- The Lama says, "No matter what thy wisdom learned among Sahibs, when we come to my River thou wilt be freed from all illusion- at my side. Hai! my bones ache for that River, as they ached in the te-rain; but my spirit sits above my bones, waiting. The Search is sure!" (212)
Grand Trunk Road- This is the road where all of India meets, it is the metaphor for diversity. The road can also be thought of as the physical representation of the Lama's journey for his River.
- "The Grand Trunk at this point was built on an embankment to guard against winter floods from the foothills, so that one walked, as it were, a little above the country, along a stately corridor, seeing all India spread out to left and right...It was equally beautiful to watch the people, little clumps of red and blue and pink and white and saffron, turning aside to go to their own villages, dispersing and growing small by twos and threes across the level plain." (63)
- "All castes and kinds of men move here. Look! Brahmins and chumars, bankers and tinkers, barbers and bunnias, pilgrims and potters- all the world going and coming. It is to me as a river from which I am withdrawn like a log after a flood...such a river of life as nowhere else exists in the world." (57)
Pony- This is the code word for Kim.
- " 'As regards that young horse,' said Mahbub, 'I say that when a colt is born to be a polo-pony, closely following the ball without teaching-- when a colt knows the game by divination-- then I say that it is a great wrong to break that colt to a heavy cart, Sahib!' " (113)
- "Think, Sahib! He has been three months at the school. And he is not mouthed to that bit. For my part, I rejoice: the pony learns the game.' " (129)
Travelogue- Kim's plot is based on a pilgrimage. Kipling uses Kim's vast travels to to provide his readers with the varied landscape of India, and of its native inhabitants. Almost the entire subcontinet of India is covered.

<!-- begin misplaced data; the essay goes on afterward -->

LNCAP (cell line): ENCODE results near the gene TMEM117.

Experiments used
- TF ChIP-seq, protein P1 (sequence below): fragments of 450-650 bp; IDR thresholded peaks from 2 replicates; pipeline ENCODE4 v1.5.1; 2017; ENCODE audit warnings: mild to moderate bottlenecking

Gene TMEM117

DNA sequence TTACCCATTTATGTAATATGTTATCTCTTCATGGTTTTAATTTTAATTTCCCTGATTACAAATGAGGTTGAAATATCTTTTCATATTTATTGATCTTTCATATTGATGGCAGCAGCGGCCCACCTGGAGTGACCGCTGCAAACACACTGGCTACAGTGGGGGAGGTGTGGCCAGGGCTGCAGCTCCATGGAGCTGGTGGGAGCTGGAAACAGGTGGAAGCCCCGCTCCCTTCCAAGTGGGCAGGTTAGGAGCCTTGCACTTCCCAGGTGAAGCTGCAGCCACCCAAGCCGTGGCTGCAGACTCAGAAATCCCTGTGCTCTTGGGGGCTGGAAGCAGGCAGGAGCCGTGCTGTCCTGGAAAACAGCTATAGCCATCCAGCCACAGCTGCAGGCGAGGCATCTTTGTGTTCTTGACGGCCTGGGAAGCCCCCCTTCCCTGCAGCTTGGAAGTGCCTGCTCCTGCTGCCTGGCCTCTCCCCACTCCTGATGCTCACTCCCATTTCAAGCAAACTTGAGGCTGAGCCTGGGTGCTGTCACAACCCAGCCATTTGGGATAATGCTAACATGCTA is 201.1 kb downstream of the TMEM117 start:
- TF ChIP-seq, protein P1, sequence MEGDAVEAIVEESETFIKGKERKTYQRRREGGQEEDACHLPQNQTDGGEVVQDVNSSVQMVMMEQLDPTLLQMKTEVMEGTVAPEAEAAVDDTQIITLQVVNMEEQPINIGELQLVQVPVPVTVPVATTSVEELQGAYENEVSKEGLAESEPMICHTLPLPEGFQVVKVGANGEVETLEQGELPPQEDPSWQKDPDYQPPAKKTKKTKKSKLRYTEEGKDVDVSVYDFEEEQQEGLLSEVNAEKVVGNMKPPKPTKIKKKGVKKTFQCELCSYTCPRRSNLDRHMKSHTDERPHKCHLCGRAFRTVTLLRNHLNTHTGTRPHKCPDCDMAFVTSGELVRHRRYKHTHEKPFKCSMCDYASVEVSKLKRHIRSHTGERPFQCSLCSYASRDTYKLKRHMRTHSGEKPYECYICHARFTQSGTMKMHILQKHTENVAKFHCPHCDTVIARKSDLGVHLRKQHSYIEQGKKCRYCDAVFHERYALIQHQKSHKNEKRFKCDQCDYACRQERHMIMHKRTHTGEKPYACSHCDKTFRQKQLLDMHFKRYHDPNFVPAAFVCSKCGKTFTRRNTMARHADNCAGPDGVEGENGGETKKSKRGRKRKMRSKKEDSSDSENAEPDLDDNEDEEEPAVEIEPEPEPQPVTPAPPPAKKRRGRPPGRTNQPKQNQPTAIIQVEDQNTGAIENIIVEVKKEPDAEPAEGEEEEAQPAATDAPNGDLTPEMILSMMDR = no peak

Spy Novel- Spying is portrayed as a game in this novel with deadly consequences. While much power can be held in terms of the amount of knowledge a certain spy has, it comes at a high price.
Picaresque- Kim is considered to be a picaresque novel in which the young protagonist travels and lives life on the road showing the audience what life is like for the common people of India. (Bedford 3rd edition, p. 382)
Epigraph- An epigraph is a piece of writing that is used at the beginning of a work to set the tone for that work or to highlight thematic elements. Every chapter in Kim starts with an epigraph, many of which are from Kipling's own work. (Bedford 3rd edition, p.146)
- An epigraph from the first chapter of Kim:
Oh ye who tread the Narrow Way
By Tophet-flare to Judgment Day
Be Gentle when the heathen pray
To Buddha at Kamakura!
Epiphany- An epiphany is a sudden revelation experienced by a character, often representing a resolution of an internal conflict. Both Kim and the Lama experience an epiphany that resolves a conflct developed within the plot. (Bedford 3rd edition, p. 147)
Bildungsroman- Kim is a coming of age novel that begins with Kim's childhood and then follows him as his life progresses into adulthood with the goal being maturity. (Bedford 3rd edition, p.39)
Indebted to the following sources: Murfin, Ross, and Supryia M. Ray The Bedford Glossary of Critical and Literary Terms. Boston: St. Martin's, 2009.